Doctor Who Cuttings Archive

Britain's Dr. Who Captivates Fans In U.S.

From The Doctor Who Cuttings Archive
Jump to navigationJump to search



The convoy of rainbow-colored vehicles that was to bring the traveling "Dr. Who" exhibition to the parking lot at the Ingleside Shopping Mall was several hours late. About 30 fans who had turned up early one recent stormy afternoon to greet this latest spinoff of their favorite, BBC-produced, science-fiction television show were not about to leave. They were certain that Dr. Who, interplanetary voyager and champion of good over evil, would not let them down.

Toward early evening, the convoy rolled in. "Anyone who helps set up gets in free," shouted Brian Sloman, the BBC representative who has started a two-year, 181-city roadshow around the United States as a publicity tour.

"Dr. Who," carried on most public television stations across the country, is quietly scooping up a growing following of dedicated fans. They are forming clubs, attending special festivals and conferences, manning fund drives for their station, lobbying to make sure the program stays on the air and creating a subculture of like-minded folk who call themselves Whovians.

John Nathan-Turner, the producer of "Dr. Who," said that since Nov. 23, 1963, when the British Broadcasting Corporation broadcast the opening episode, the series had become a national institution in Britain and now had an estimated 110 million viewers in 60 countries around the world.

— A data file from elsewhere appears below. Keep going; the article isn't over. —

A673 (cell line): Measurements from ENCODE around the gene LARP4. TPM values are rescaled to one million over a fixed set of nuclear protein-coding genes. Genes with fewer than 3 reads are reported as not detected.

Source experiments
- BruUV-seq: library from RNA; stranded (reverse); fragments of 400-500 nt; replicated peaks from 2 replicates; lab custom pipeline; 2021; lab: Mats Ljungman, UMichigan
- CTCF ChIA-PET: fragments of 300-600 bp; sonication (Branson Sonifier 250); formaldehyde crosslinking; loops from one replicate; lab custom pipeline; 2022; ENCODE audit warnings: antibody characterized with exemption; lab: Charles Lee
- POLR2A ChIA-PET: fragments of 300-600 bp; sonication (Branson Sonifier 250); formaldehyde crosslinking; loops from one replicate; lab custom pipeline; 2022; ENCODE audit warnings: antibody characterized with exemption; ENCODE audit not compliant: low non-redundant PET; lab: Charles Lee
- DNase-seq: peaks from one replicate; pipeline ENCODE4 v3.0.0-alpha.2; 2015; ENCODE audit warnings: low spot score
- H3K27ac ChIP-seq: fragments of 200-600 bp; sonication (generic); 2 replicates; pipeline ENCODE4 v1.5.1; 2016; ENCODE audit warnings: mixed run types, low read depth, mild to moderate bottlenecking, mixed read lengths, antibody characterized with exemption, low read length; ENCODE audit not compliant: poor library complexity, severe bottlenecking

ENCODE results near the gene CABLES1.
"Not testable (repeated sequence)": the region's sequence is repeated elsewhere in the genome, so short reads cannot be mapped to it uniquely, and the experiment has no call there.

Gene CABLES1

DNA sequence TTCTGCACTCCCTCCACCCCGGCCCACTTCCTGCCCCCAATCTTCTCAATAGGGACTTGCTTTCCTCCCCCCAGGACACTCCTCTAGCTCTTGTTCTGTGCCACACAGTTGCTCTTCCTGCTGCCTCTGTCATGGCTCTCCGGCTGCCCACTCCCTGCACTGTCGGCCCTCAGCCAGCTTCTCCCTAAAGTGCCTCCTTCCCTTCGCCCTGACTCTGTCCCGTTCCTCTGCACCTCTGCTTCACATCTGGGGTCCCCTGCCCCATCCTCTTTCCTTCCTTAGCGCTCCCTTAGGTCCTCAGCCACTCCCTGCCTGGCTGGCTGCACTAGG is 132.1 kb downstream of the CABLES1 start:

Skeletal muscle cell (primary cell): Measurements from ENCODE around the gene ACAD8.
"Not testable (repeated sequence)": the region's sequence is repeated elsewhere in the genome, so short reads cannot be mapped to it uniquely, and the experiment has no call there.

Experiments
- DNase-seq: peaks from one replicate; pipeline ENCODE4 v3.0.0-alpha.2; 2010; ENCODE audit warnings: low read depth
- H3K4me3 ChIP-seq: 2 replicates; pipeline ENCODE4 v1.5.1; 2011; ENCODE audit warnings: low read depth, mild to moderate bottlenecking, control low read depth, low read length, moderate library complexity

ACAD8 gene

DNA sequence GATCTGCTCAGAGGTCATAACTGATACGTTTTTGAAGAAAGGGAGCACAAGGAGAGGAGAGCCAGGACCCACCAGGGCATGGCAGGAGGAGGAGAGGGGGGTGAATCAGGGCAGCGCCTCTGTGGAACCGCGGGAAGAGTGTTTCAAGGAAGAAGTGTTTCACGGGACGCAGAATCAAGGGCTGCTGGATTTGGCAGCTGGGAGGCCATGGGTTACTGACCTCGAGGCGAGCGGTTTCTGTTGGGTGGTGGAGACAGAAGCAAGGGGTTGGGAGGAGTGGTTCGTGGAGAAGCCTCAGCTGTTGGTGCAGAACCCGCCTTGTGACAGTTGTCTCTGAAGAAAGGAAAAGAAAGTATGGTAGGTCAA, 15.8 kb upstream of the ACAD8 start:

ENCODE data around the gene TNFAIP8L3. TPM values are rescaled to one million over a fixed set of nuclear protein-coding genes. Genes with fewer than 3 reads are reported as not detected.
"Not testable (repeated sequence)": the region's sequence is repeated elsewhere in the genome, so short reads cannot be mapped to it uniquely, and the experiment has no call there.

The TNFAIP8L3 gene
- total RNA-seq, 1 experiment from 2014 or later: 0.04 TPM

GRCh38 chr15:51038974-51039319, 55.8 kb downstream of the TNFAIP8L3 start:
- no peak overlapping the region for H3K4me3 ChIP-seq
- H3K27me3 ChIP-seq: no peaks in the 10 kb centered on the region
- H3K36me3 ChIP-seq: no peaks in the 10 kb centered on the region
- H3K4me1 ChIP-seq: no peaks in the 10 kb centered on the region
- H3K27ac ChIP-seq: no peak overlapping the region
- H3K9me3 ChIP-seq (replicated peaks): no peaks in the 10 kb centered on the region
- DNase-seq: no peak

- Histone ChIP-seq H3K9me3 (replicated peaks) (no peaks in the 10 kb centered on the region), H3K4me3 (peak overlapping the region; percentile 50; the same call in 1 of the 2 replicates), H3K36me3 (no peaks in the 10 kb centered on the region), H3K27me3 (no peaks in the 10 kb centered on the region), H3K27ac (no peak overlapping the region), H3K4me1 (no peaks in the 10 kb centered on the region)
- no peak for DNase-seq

A Lone Ranger in Space

What is the appeal of the show? An informal survey of the fans at the Ingleside Mall suggested it lies in a combination of clever, witty and unpredictable science-fiction scripts coupled with a wide range of story lines. It is also family entertainment that appeals to all ages.

Dr. Who is a sort of intergalactic Lone Ranger. He is the power of decency wrapped in hi-tech clothing, charging about the universe outwitting the forces of evil and arriving at places that lie in the future and those that are buried in the distant past.

The Dr. Who Fan Club of America, which has headquarters in Denver, says it has 50,000 members and its own publication, a quarterly called The Whovian Times.

Membership is increasing by about 400 a month, according to the club's founder and organizer, Ron Katz. "We just seem to keep growing and growing," he said.